KMFDM : Let Go

KMFDM Let Go review

KMFDM celebrate their fortieth anniversary by doing the same thing they’ve been doing for four decades: releasing a new album. Before diving into their 23rd record Let Go, however, let’s go ahead and get one thing out of the way. This is not an industrial album. Nor is their sole founding member Sascha Konietzko claiming this to be, as he refers to their sound as being “the Ultra Heavy Beat.” Heavy is a subjective term here, as teenagers discovering industrial music today might only have 3TEETH and Code Orange as reference points to the genre; upon hearing “Let Go,” they might think of it as some kind of kinky dance music. Which is a fair enough assumption considering the grooves to the title track have more in common with My Life With the Thrill Kill Kult’s more anthemic moments than Fear Factory.

When the guitar does come to the forefront on “Push!” it is not in the same zip code of metallic aggression they once cranked out on songs like “Light.” That was 1993, however, and this is now. Their sound has shifted over their three prior albums to make this the next logical step forward in the progression. One of the album’s strongest moments lies in the robotic tone of the dystopian “Next Move.” Still not among industrial’s most aggressive sounds, but it feels like the next best compromise. Fans who have kept abreast with KMFDM’s more recent work will likely embrace it with greater ease than someone who has not pressed play on an album since Nihil

Let Go finds KMFDM moving in an even more melodic direction that borders on pop via songs like “Airhead.” This is balanced out with songs like “Turn the Light On” which sounds like The Revolting Cocks once the cocaine wore off. The direction they’ve taken here is enough to still earn its place in DJs’ sets at most goth nights, as the majority of the songs fall within the loose boundaries of what might be defined as darkwave or future pop. Stylistic discrepancies can be argued over, but this album is anchored by the fact Sascha and Lucia are a great songwriting team. One of the album’s greatest strengths lies in the division of the vocal duties, which allows for a wider scope of moods and sonic colors to be explored. Where Lucia offers a disaffected purr, Sascha’s gruff growl provides a starker outlook.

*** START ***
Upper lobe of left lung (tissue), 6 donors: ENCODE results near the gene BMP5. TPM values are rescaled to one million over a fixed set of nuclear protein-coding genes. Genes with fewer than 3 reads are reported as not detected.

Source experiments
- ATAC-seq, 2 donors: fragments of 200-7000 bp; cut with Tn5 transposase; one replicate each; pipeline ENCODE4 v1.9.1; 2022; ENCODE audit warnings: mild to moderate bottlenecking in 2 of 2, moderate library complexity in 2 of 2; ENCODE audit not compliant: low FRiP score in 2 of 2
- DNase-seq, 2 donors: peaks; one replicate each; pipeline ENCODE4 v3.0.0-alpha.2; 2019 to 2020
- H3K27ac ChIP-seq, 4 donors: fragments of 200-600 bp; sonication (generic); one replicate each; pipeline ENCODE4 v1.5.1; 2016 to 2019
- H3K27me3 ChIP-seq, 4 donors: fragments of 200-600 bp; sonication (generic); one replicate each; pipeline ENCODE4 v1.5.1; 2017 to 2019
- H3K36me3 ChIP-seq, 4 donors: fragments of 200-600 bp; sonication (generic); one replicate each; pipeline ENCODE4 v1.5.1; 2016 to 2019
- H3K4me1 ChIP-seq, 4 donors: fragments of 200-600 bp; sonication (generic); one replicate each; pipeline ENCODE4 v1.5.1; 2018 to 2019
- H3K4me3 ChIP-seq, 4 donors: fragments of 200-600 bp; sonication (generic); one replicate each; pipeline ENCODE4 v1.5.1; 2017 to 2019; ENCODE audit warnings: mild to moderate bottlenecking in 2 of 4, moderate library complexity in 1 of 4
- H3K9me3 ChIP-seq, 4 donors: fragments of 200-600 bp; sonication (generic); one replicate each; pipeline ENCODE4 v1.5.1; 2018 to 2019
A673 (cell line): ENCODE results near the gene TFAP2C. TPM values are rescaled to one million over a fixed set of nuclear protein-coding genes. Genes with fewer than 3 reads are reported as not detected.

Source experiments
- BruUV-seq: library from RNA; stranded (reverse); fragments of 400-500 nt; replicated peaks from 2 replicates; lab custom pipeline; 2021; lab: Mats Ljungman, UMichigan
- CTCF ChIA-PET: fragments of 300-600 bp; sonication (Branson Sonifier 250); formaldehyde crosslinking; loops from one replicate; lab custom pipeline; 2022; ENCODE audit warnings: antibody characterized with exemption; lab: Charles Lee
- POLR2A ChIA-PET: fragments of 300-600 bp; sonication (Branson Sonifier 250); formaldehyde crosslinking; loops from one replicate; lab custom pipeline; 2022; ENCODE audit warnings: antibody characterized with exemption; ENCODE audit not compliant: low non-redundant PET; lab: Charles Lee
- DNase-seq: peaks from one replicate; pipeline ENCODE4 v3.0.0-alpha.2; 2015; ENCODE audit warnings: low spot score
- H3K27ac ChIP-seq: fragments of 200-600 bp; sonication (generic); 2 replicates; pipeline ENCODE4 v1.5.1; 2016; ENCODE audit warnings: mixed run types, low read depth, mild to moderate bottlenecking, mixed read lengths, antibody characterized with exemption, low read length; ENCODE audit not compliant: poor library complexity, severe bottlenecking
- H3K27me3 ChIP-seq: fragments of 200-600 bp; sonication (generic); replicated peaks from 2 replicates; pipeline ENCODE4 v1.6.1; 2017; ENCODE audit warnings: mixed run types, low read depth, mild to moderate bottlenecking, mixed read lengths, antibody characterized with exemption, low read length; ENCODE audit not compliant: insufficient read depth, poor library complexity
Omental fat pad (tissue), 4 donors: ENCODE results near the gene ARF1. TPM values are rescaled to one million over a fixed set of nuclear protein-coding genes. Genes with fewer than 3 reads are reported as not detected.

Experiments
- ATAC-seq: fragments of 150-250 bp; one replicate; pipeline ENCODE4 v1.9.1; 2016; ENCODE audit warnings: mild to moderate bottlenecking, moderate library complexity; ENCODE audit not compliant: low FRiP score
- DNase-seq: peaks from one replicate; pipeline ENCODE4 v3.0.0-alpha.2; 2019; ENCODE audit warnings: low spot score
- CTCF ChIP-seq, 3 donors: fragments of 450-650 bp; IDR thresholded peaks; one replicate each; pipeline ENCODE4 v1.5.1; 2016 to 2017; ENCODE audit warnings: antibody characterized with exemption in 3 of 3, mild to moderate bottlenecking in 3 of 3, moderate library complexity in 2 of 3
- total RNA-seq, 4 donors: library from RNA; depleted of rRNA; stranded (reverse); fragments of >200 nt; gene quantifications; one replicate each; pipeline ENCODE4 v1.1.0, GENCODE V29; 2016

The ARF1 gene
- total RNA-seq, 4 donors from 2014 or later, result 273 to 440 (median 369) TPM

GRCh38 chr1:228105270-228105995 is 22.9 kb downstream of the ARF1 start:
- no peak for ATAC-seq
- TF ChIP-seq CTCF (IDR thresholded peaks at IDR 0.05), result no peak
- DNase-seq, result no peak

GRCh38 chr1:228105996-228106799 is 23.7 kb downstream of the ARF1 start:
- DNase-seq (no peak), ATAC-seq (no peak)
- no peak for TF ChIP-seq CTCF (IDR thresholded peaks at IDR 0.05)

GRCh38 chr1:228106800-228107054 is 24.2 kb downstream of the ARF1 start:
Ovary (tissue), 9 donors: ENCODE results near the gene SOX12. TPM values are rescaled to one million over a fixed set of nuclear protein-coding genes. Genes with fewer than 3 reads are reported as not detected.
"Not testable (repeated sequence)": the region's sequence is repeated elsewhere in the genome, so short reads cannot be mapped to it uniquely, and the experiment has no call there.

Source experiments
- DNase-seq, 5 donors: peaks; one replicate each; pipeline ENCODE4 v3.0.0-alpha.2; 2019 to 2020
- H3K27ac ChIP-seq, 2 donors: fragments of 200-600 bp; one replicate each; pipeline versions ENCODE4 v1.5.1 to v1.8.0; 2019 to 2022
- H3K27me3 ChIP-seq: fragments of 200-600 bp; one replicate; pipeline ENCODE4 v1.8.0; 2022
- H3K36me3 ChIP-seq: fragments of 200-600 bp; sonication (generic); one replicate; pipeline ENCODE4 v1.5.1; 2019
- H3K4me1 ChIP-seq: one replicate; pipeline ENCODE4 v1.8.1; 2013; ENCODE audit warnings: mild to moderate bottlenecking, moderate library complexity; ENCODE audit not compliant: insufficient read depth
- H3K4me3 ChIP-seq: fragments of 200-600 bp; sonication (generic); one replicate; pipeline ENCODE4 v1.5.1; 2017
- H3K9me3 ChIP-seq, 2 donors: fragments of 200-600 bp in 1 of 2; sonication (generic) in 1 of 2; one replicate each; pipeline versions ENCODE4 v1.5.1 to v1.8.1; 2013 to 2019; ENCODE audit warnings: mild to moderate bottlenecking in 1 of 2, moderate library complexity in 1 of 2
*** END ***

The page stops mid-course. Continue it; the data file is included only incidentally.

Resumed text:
They allow themselves room for ample experimentation and productive weirdness in moments like “Totem E. Eggs.” And though it’s weird by KMFDM’s standards, if Psychic TV or Alien Sex Fiend are part of your regular rotation, then this might still have a ways to go. Let Go isn’t as heavy or tense as some of KMFDM’s past work, with “WW2023” being one of its darker moments even with the dub elements. But the hook-laden songwriting makes the album stand out among an already ample catalog. Those bound by a sense of nostalgia might be inclined to dig out their Money cassettes, but Sascha and company are only moving the grooves forward here. On Let Go, KMFDM continue to challenge themselves as songwriters, showing no interest in riding on past glories.

Label: Metropolis

Year: 2024

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